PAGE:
2015 PPI Score
School Choice Score: 92%
The state has placed no limit on the number of vouchers that can be awarded but does have certain income and special needs eligibility requirements. The amount of students participating in the voucher program doubled in one year now serving nearly 20,000 statewide. There also is a tax credit program that awards scholarships up to the amount of tuition and fees, capped at $7.5 million annually. The state permits parents some choices among traditional public schools, offering only intra-district public school choice in Indianapolis.
Charter Schools Score: 95%
The addition of independent authorizers, such as the Indiana Charter School Board, and the removal of all caps on the number of schools has contributed to its strength. Charters also have a large level of autonomy from state and district regulations. In 2014, additional changes were made to create incentives for failing schools to partner with charters. While funding is still less per pupil than traditional public school students and facilities funding has not been consistent causing a hardship to charters, the Hoosier State remains at the head of the class.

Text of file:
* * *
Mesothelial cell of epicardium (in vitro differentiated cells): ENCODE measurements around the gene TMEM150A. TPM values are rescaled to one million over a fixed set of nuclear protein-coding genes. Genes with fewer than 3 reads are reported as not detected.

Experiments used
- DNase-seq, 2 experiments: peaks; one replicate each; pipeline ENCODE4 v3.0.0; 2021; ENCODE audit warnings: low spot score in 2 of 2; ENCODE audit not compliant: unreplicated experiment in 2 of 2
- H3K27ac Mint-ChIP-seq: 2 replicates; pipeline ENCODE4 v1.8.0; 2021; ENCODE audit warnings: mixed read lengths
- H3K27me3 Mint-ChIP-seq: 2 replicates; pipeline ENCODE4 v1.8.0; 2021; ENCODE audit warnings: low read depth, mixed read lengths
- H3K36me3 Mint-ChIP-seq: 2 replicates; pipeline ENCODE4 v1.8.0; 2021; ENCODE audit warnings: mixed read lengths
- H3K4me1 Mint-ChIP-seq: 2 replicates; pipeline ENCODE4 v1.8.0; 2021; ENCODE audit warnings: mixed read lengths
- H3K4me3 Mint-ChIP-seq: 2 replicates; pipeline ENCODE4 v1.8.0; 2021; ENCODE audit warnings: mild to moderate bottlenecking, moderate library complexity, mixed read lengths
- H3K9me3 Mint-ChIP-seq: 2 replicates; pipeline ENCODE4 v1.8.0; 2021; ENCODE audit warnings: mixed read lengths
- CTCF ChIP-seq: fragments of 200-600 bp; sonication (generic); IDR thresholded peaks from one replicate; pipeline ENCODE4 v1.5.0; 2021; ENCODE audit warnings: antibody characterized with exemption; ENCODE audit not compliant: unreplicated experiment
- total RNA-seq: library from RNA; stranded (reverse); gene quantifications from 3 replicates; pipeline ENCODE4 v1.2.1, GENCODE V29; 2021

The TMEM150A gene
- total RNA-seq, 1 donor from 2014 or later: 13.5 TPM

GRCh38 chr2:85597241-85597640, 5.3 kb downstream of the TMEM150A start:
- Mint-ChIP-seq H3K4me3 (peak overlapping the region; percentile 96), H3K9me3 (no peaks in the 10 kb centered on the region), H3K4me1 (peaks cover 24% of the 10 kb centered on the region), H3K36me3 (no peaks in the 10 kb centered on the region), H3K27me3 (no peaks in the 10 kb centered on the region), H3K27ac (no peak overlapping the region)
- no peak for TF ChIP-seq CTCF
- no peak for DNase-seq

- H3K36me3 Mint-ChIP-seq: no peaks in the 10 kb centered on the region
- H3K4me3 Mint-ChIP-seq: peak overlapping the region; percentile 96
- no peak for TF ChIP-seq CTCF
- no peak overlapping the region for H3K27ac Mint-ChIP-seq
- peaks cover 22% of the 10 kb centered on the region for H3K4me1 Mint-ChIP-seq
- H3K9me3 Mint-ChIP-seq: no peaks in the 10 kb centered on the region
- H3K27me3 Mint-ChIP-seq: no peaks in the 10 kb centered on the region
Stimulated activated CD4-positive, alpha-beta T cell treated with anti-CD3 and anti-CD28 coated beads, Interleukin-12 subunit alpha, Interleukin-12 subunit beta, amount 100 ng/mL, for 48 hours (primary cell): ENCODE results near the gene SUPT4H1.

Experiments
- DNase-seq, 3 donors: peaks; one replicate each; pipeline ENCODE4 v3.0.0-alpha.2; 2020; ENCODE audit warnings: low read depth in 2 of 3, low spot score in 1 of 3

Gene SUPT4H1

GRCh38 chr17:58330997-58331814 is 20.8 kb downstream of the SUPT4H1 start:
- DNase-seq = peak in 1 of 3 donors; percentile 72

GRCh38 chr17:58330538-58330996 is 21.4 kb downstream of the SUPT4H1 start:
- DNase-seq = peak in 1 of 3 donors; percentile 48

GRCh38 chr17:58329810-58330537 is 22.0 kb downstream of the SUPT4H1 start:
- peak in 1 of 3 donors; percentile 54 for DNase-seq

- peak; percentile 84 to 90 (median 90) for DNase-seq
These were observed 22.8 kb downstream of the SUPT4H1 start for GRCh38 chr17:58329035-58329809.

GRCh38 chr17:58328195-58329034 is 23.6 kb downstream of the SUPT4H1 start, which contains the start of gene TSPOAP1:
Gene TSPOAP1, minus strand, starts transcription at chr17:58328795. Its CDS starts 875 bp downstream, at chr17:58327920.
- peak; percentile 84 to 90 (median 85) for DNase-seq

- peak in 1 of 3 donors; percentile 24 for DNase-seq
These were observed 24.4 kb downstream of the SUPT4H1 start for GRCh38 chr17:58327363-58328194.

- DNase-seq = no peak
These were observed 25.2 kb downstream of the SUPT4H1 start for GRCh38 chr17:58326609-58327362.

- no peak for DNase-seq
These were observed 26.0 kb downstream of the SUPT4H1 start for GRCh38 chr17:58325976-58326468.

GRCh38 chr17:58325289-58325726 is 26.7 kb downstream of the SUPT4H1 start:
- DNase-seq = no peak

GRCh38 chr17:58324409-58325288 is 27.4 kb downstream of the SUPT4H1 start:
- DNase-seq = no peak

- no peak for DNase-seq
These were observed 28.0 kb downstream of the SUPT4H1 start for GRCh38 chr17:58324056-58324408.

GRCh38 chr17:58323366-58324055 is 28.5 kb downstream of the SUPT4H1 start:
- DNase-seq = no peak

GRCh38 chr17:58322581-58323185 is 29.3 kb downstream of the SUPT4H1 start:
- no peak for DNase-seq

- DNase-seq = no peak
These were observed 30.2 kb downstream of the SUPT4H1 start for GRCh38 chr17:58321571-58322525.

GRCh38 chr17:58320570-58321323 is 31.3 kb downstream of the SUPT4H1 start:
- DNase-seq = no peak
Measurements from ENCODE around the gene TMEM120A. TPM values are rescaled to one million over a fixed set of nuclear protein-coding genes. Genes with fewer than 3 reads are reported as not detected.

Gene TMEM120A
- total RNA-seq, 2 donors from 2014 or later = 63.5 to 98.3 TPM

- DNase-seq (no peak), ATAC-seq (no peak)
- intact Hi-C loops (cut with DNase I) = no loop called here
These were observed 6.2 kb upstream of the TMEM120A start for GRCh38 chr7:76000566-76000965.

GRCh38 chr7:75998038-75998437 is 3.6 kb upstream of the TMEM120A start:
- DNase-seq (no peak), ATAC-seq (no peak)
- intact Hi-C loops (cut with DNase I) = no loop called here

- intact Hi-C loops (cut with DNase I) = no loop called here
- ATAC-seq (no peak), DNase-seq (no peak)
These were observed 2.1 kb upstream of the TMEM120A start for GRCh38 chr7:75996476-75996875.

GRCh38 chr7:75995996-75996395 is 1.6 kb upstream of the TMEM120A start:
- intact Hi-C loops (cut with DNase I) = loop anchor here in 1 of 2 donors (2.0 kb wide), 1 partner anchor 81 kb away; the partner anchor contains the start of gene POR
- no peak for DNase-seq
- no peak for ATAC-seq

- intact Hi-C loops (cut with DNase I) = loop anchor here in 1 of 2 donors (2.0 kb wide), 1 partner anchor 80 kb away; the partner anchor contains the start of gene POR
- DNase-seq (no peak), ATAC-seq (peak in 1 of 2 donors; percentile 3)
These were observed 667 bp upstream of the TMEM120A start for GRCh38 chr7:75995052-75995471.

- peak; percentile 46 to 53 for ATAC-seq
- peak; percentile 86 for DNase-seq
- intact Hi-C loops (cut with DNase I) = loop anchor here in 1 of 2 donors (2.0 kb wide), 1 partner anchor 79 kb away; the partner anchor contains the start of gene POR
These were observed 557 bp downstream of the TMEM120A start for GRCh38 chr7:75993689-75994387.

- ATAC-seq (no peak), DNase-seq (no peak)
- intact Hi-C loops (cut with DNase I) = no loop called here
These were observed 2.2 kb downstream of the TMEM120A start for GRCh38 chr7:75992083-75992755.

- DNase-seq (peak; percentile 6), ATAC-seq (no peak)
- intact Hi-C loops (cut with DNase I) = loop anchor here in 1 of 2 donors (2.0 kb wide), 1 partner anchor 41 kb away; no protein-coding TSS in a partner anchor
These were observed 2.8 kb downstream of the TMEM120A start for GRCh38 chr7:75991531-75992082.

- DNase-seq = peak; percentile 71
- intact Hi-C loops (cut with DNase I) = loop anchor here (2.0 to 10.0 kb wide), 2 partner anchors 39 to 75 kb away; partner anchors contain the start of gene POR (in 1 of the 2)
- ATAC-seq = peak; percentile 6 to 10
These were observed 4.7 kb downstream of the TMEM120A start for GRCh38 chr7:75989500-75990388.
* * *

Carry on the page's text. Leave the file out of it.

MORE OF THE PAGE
Online Learning Score: 72%
Students have access to multiple providers of online instruction, but the funding mechanism is overdue for improvement. Indiana continues to expand the opportunities for students and teachers to engage in learning via digital methods. Districts that have implemented 1:1 devices for students, moved away from traditional textbooks, and offered alternatives to learning within brick and mortar from 7-4 are growing faster than state data can track. Indiana is working to connect these districts and all learners within our state and beyond to each other and the resources needed to transform schools and learning in the digital age.
- Source: Digital Learning Now!
Teacher Quality Score: 82%
Performance is the top criterion for districts to consider when laying-off personnel, and plays a part in tenure decisions. Indiana uses a variety of factors to determine teacher pay, including experience evaluations and advanced degrees, although each factor can’t count more than one-third.